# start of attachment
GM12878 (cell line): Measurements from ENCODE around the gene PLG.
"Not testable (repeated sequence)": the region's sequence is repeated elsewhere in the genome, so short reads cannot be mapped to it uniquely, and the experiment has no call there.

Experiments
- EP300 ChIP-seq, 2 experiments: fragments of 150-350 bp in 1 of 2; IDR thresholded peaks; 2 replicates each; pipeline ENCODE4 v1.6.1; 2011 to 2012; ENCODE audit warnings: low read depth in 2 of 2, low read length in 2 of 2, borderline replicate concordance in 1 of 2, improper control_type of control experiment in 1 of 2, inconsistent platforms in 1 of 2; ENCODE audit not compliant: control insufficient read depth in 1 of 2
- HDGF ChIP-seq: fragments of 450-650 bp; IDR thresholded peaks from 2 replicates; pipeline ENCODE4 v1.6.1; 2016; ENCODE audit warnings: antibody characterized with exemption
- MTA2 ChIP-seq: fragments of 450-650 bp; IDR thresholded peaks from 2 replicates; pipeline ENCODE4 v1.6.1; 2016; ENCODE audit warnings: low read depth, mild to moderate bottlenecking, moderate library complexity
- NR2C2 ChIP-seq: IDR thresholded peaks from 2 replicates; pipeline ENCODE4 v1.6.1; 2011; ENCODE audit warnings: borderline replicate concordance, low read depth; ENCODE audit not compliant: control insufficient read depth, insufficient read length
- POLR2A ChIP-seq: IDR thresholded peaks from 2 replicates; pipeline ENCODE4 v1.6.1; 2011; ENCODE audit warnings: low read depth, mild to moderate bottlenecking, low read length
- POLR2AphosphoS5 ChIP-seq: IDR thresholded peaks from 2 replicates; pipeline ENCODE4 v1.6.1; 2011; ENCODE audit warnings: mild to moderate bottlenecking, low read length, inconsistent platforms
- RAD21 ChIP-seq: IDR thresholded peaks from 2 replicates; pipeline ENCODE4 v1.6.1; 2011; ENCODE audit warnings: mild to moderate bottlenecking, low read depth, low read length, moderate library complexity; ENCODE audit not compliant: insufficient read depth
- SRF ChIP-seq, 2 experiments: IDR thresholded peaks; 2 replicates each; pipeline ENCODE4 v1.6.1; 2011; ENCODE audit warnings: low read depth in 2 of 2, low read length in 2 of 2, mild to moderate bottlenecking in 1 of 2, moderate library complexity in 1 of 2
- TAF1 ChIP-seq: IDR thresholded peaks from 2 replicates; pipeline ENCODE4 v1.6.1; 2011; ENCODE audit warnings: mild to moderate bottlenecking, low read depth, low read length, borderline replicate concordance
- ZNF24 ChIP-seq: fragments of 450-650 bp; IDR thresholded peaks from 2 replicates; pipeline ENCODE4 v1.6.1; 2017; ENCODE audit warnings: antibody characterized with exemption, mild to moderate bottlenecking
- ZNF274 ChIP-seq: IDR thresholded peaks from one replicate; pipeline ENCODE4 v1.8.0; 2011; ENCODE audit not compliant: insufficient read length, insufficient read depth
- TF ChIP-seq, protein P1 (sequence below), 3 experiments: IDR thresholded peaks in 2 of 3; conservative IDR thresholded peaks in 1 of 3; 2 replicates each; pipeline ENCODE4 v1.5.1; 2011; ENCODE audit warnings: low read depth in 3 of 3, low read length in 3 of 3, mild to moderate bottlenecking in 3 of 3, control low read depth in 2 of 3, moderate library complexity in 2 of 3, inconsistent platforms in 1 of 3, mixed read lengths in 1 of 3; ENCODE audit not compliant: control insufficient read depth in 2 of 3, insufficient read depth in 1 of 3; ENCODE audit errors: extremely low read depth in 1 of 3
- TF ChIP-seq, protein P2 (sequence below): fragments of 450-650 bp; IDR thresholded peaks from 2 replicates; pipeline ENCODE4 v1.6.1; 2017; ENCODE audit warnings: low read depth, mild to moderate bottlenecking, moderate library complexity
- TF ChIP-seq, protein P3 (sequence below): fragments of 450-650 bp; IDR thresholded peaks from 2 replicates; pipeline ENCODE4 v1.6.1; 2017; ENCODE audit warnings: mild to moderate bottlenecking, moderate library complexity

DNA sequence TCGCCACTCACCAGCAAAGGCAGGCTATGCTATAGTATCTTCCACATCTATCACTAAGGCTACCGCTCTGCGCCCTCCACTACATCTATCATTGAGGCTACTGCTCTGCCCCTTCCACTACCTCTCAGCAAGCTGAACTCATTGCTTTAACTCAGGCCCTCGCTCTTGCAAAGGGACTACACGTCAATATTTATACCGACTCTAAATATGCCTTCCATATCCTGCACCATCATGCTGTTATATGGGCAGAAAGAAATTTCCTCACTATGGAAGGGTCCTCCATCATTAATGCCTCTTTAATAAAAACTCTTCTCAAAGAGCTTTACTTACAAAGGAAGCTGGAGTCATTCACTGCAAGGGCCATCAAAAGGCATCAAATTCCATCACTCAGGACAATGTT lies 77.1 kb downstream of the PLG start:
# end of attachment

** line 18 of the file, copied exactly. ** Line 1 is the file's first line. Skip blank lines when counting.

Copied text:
DNA sequence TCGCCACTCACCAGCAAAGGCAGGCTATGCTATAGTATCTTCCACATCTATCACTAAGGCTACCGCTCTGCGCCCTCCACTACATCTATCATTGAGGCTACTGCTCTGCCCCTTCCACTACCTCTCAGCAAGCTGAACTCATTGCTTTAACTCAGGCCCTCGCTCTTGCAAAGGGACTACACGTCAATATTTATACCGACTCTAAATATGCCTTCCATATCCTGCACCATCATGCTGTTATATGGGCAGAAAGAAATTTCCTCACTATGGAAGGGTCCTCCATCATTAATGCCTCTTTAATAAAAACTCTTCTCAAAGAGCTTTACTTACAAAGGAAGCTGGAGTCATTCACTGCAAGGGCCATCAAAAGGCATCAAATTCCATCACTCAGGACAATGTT lies 77.1 kb downstream of the PLG start: